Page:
Wednesday, November 11, 2009

Back from Ghana

We have returned from an amazing three week cultural exchange trip to Ghana, the home of the most hospitable folk on the planet!

Everywhere we went curious children asked for their photos to be taken...and we accommodated! Irresistible!

We were hosted the first week by a young family in Akosombo, a town created by the Volta River Authority when the dam forming the Lake Volta (the second biggest man-made dam in the world) was constructed. We were taken into their hearts and home like long lost members of their family.

The last week we were hosted by a vibrant family in Cape Coast, the ancient capital and early slave-trade port operated in turn by the Portuguese, the Dutch and the British. Their early forts make for grizzly, sobering visits. It's important for tourists to visit and take home the memory of those horrors...along with the memories of the warm welcomes offered by our hosts and the beautiful beaches.

In between there were Durbars (chiefs' celebrations) in Ashanti territory, tasty spicy food with wonderful new aromas and textures, dancing with drumming at the drop of a "hello", and the markets and streets filled with vendors selling everything imaginable.

We were in country when Ghana's Under 20 Soccer Team won the World Cup!!! (Our host town erupted!!) And the MVP, the goalie hailed from the little town of Offinso in the Central Region where we were hosted for the second week.

The women pictured wearing those incredible fabrics were two of the celebrants at the Durbar performed for us at the Cedi Bead Factory near Kumasi in the Central Region.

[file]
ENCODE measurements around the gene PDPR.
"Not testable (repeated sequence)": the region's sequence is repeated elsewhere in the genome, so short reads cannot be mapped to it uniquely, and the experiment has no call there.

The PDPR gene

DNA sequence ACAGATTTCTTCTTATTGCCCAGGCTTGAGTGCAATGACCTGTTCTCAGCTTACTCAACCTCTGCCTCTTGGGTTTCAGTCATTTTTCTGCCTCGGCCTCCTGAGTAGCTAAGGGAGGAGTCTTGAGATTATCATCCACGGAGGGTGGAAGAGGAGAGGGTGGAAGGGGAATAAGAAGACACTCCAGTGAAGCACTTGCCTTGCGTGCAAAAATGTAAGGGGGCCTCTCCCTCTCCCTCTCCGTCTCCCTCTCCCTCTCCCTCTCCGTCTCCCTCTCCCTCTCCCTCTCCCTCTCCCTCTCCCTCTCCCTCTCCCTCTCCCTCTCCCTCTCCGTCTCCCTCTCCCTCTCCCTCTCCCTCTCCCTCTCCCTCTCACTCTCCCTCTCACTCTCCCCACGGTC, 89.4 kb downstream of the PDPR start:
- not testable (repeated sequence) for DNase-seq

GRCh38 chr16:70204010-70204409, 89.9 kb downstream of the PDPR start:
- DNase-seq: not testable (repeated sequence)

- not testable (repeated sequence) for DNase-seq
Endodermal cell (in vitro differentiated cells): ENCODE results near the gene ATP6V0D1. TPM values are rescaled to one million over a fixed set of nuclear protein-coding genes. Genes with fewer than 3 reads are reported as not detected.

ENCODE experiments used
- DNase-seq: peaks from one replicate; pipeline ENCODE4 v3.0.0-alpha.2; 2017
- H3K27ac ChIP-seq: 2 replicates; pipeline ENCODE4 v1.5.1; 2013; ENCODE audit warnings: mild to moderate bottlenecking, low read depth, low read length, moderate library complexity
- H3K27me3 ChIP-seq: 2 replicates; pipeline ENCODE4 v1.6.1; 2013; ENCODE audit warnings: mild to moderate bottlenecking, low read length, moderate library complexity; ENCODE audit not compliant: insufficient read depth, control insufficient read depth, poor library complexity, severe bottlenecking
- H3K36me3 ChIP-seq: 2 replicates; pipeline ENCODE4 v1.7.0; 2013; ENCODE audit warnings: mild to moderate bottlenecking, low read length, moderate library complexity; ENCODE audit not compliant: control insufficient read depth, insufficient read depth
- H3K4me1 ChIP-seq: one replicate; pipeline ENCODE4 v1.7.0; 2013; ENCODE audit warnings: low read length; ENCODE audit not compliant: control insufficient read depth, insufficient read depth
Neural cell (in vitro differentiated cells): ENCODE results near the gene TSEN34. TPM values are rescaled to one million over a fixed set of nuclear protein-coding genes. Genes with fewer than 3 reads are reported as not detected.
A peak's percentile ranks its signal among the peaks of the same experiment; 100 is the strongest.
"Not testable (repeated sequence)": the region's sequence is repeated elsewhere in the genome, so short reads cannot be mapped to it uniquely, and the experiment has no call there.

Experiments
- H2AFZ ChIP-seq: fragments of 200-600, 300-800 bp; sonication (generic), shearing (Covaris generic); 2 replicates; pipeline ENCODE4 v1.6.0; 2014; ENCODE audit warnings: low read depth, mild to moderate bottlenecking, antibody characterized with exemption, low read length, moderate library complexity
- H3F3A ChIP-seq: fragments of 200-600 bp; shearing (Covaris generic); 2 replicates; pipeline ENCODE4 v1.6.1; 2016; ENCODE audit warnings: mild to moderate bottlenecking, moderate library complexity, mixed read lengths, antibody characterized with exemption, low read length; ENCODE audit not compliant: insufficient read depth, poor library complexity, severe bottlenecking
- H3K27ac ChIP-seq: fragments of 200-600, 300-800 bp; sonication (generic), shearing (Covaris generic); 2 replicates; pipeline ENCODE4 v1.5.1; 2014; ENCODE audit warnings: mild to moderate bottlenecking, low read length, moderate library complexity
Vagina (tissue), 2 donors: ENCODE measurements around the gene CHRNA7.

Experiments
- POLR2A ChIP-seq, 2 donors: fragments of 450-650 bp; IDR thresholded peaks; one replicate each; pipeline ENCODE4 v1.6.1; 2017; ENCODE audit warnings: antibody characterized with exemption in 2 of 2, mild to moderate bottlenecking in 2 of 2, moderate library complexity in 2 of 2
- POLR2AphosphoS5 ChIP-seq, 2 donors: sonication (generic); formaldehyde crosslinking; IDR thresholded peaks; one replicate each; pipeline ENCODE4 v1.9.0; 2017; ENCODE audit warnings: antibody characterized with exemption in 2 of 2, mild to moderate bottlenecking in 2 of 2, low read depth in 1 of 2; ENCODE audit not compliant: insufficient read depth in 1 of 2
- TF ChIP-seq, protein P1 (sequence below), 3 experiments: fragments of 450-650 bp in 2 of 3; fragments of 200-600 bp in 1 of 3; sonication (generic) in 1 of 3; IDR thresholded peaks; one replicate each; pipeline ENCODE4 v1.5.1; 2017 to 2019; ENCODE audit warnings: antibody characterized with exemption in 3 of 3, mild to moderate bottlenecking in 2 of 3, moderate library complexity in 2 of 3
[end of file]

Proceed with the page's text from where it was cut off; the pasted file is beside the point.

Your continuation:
Each bead is made individually from recycled glass...amazing...even the decorative dots added on each bead are made from a recycled glass slurry and fired again in the kiln.

The two things that peaked my interest the most, with respect to purchasing, were fabric (what a surprise) and beads. There was ample time to fill an extra suitcase with incredible African fabric. I did focus on that which was made in Ghana...with just one beautiful print from Mali. I also tried to focus on fabric made at the textile factory in Akosombo (Akosombo Textile Limited or ATL).
I have to say it was difficult not to buy more fabric...but...that wasn't the focus of the trip.

It was once in a lifetime experience....I hope I get to see our host families again!


  1. What are those women wear? Their gowns are just gorgeous!

  2. Welcome home, Diane.....missed you! What an amazing experience! I love the expression of the children....says it all. Look forward to seeing your fabrics and hearing more stories:^)

  3. Welcome back! What an amazing experience. Enjoy the fabrics... can't wait to see what you make with them :-)

  4. East, West, Home is Best. We missed you but can't wait to hear more about your travels!

  5. What a great post, Diane. I look forward to hearing more. And thanks for sharing.

    I hope you brought home some of those beads.

  6. Welcome Back - a little late - loved the picture of you surrounded by fabric and the
    children. Looking forwrd to meeting up with you
    and hearing the details.